From "History of The Big Bend Country."
A serious wreck occurred on the Central Washington railroad, six miles west of Wilbur, Wednesday morning, January 8, 1890. The road had been blocked with snow for a long time and the first train out consisted of engines Nos. 100 and 447, one box car and two way cars. This train left Wilbur about 10:30 o'clock a.m., for Almira, to clear the track. West of town a cut of eight feet deep was encountered, full of solidly drifted snow. The two engines made a run for the cut, but the hard condition of the drifted snow caused both locomotives to jump the track. The engines rolled over and fatally injured the engineer and fireman of 447, Messrs. Melcher and Burroughs. Tim Raridon, the old-time conductor, who was on the head engine, jumped through the cab window before the engine fell over, escaping with a severe shaking up and a few bruises. Engineer F. Gorman, of No. 100, and his fireman, McClellan, had a very close call, but escaped with a slight scalding.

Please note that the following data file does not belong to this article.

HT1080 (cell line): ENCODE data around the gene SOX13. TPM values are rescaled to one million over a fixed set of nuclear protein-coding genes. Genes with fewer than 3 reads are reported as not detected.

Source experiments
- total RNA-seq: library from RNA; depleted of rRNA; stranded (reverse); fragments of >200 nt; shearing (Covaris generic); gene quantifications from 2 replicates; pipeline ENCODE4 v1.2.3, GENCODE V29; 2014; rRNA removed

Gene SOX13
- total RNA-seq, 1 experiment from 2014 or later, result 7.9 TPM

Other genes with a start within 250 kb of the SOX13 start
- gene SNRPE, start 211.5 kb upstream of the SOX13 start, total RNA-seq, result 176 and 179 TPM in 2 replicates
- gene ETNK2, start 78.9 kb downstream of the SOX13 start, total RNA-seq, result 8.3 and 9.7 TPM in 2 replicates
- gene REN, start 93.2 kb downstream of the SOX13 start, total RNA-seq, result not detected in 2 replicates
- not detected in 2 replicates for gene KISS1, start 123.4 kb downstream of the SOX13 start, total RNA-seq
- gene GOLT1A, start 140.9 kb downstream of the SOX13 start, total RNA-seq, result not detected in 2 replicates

"Engineer Melcher was the most severely injured and died in a few days. His injuries were internal, caused by begin jammed in the debris, and also from inhaling steam. His fireman, James Burroughs, suffered terribly, being held against the boiler-head among the burning coals which had been thrown from the fire-box, and the escaping steam from the busted pipes. Help was immediately summoned from Wilbur and all that was possible was done to relieve the sufferers. The cut where this accident occurred is about 150 feet long and the head engine, 447, had not advanced within more than 75 feet before it left the rails, running on the ties about fifty feet more, when the pilot appears to have struck some obstacle, doubled up, or buckled, torn off the front trucks and shot the engine over on the right side at right angles to, and almost clear, of the track. The second engine was keeled over on its left side and embedded in the side of the cut."